There’s also some good discussion about love versus attraction and how love manifests itself in decisions and actions. We get to watch the relationship progress as the characters get to know each other and interact on a deeper level.

With that said…

SPOILER BELOW

Due to Brielle’s royal status, she must find a husband and marry within a certain amount of time. As well as navigating this forced commitment, from an emotional standpoint, Brielle must also come to terms with how the marriage will play out, in terms of physicality, as she is warned that she and her husband will be expected to immediately share a bedroom.

In fairness to the author, this subplot did not feel extraneous. (There are some instances I’ve experienced that feel like the authors are forcibly inserting scenes just to build romantic tension). Given the premise of the novel and Brielle’s characterization, it makes more sense that she would feel some concern over this, as opposed to simply shrugging it off. And, Shiloh does do a great job of portraying Brielle’s innocence/naivety. She’s not clamoring for the physicality expressed in marriage (and it wouldn’t be wrong if it were– that’s absolutely a blessing of marriage– but makes for a grosser read). Instead, Shiloh uses the topic of sexuality in conjunction with the development of a committed relationship. Ultimately, we see a bit of passionate kissing and, following an emotional exchange, Brielle tells her husband to “make me your wife.” There’s maybe one sentence after that, not particularly graphic but pretty easy to decode with the preceding context. Then, most of the discussion of intimacy drops off, with the exception of a teasing remark from Iris.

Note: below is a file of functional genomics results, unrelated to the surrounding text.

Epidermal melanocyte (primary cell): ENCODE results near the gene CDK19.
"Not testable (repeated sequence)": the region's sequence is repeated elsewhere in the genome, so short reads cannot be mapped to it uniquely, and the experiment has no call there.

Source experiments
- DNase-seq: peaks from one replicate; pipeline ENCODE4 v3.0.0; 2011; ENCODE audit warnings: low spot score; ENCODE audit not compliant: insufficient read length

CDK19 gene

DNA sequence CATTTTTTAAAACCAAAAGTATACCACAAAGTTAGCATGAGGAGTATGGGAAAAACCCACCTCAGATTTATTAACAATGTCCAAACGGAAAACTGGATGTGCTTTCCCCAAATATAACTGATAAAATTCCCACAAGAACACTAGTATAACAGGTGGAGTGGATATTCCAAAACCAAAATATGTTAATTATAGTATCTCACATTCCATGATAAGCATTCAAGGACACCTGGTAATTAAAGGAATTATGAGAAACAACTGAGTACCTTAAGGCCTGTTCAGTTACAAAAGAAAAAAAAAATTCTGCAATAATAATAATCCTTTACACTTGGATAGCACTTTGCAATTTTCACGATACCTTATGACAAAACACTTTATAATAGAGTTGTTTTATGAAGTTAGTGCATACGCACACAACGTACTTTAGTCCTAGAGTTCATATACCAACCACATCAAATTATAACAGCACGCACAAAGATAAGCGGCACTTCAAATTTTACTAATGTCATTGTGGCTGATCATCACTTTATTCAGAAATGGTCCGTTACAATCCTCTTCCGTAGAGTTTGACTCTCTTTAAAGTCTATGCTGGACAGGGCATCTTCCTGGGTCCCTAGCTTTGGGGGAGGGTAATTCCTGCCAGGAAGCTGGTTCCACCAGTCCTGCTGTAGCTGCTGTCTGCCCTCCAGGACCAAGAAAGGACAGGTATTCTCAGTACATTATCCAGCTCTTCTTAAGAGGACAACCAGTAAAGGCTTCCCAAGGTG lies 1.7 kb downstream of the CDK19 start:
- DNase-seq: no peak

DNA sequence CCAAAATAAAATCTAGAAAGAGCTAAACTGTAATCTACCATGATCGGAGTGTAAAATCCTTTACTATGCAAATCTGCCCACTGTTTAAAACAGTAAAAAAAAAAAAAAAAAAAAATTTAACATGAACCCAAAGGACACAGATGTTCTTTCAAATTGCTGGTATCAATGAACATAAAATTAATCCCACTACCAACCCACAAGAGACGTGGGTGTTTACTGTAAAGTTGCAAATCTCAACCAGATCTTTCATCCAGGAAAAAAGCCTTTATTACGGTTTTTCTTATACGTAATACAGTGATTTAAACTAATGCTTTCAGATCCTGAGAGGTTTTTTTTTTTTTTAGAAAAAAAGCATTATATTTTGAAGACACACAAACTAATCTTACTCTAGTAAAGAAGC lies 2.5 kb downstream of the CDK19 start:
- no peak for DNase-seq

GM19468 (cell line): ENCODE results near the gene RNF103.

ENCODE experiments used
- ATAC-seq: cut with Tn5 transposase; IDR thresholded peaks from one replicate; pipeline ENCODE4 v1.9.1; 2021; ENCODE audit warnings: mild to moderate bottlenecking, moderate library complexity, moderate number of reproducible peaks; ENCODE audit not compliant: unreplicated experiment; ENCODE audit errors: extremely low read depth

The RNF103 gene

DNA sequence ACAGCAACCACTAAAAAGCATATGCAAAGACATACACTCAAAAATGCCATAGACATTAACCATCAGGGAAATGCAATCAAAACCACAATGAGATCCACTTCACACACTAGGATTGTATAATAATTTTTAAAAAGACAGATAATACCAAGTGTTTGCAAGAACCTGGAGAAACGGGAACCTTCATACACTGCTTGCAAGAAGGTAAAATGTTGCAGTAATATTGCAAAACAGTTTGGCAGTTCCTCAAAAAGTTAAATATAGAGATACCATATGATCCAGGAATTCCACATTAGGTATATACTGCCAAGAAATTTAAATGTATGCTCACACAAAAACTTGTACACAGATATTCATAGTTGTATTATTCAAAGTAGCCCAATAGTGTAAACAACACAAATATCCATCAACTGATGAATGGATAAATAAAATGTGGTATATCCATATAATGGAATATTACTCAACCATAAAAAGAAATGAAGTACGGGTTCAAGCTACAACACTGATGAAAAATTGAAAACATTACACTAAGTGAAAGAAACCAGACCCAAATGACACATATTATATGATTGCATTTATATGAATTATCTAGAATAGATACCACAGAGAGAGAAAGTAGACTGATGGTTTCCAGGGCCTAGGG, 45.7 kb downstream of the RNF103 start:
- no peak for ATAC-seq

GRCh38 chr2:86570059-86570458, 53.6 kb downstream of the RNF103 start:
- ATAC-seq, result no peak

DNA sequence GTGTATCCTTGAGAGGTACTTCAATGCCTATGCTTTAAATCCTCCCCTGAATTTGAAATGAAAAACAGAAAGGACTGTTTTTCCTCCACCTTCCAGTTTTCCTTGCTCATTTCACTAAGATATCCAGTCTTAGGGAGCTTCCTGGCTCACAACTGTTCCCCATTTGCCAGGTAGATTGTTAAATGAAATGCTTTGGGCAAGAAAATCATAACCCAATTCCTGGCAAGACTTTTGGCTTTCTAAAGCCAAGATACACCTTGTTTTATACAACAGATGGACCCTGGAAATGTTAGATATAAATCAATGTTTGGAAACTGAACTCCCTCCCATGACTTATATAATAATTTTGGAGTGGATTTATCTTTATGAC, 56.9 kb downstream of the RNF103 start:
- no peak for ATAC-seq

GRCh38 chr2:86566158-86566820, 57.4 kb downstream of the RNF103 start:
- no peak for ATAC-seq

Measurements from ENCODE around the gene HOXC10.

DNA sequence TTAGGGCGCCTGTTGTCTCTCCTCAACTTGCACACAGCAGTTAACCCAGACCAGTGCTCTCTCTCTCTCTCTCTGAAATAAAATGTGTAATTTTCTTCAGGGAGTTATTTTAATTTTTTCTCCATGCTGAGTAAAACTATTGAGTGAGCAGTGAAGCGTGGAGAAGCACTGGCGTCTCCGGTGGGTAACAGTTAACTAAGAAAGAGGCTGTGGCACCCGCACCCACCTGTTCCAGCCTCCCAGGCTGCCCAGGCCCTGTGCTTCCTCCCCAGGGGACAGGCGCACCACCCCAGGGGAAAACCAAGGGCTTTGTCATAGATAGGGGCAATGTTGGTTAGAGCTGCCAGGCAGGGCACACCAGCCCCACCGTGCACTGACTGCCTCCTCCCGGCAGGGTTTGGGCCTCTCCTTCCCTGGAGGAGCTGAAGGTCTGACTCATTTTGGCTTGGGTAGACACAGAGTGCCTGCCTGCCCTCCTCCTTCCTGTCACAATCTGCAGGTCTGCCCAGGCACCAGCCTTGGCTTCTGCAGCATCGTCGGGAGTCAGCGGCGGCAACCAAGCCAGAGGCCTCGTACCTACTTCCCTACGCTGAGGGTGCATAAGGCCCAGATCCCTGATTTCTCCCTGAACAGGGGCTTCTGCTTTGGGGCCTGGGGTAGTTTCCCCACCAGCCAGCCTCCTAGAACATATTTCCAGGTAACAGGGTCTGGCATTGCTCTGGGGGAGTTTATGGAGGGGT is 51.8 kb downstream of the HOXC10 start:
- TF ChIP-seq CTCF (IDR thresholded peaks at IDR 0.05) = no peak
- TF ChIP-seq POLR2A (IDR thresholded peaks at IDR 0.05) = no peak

Again, I think that this content makes sense in the story and I think it was handled pretty well. It was, however, a bit much for me to sit in the character’s head, in the process.

Additional Content

This is also going to contain a bit of a spoiler…

There are a few references to unexpected paternity. The most significant of these cases is Brielle, herself, as she learns a huge secret about her father’s identity.

As I have referenced, before, I would really like to see more literature that explores the effect of finding out about one’s own unexpected paternity. So often, books and movies focus, instead, on how these discoveries affect family members (such as siblings discovering that their father had another child), which result in compassion on the family members, but not the “new” sibling, who is alone in the discovery.

Through Brielle, Shiloh examines what it’s like to discover that your father is a very different man than you thought he was. Brielle also must process that her mother has been lying to her for over 20 years. So, although Brielle does not discover that she had a different father, she does have the experience of realizing that her other parent was lying. And Shiloh definitely examines this in a compassionate way.

Another character suffers because his father assumes that the child does not belong to him. From this angle, we witness the effects of infidelity (or supposed infidelity) on the innocent child.

One other character, we learn, was the product of an affair. This is an unsympathetic character and, while I don’t condone or excuse this person’s actions, I would have liked more of an acknowledgement of how they suffered simply due to parentage that they didn’t choose. I say this, not due to the context of the story so much as because of the portrayal of this kind of situation, in general, by the media.

Recommendation Status

Although the romantic content was a bit much for me, I would still recommend this book, with reader discretion. Overall, the novel exceeded my expectations and was such a delight to read!

Published by Stephanie Agnes-Crockett

Hi, there! My name is Stephanie and I’m a Fresno, CA native. After studying at Biola University, I received my MLIS (Masters in Library Science) from San Jose State University. I live with my mom, poet Kimberly Vargas Agnese, and serve as her unofficial agent. We reside at MeadowArc, a food forest in its infancy. I am called to, and passionate about, purity. In fact, the name Agnes means “pure.” Before I was born, my mom felt led to include the name Agnes in her name, and in the names of her children. My full, hyphenated name includes 26 letters (but not the whole alphabet).